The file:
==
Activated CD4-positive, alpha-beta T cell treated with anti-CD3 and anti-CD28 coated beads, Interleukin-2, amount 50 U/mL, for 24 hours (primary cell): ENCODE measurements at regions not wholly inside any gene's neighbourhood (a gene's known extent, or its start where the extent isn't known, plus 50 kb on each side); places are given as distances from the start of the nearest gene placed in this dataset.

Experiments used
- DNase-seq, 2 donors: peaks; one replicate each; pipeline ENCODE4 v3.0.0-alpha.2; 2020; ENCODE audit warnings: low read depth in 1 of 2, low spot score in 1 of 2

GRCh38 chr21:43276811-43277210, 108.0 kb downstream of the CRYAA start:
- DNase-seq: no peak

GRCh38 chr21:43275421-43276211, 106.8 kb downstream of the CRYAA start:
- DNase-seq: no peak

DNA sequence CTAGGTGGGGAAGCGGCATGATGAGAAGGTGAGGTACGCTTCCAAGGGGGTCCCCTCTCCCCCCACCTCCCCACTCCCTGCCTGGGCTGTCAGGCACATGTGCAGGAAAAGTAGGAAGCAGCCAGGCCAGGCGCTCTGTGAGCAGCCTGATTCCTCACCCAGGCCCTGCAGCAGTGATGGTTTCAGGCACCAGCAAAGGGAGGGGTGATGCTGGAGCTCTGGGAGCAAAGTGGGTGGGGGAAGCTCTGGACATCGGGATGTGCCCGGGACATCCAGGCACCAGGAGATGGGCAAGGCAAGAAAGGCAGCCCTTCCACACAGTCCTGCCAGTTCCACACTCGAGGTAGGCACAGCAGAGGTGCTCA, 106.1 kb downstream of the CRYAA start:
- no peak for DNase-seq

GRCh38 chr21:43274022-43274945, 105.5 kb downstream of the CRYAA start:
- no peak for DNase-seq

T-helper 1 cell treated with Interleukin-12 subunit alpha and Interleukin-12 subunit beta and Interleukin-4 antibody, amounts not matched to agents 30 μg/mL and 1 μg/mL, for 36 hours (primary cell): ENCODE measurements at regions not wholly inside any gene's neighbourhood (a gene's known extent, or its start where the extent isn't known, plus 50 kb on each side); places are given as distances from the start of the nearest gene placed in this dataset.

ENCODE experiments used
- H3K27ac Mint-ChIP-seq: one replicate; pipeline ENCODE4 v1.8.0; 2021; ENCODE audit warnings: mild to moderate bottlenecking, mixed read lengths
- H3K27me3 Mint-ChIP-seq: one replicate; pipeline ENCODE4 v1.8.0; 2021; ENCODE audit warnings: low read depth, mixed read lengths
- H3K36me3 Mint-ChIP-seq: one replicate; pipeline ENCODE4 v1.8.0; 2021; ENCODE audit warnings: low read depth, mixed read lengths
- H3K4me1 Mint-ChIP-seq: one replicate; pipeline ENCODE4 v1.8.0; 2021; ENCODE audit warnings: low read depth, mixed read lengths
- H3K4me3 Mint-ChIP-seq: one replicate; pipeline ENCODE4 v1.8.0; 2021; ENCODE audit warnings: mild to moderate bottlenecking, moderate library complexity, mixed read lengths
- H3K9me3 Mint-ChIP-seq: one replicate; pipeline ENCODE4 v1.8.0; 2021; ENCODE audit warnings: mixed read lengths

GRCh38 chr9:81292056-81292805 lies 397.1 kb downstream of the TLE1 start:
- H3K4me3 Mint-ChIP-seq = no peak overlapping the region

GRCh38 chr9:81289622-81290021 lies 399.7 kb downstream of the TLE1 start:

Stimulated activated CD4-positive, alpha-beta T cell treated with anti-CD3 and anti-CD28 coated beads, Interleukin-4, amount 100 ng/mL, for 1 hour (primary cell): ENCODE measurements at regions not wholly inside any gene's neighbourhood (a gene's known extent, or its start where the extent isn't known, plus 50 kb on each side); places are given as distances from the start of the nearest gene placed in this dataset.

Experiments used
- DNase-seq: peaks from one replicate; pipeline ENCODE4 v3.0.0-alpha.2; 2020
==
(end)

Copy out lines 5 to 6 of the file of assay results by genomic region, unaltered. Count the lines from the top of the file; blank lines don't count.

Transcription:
- DNase-seq: no peak

GRCh38 chr21:43275421-43276211, 106.8 kb downstream of the CRYAA start: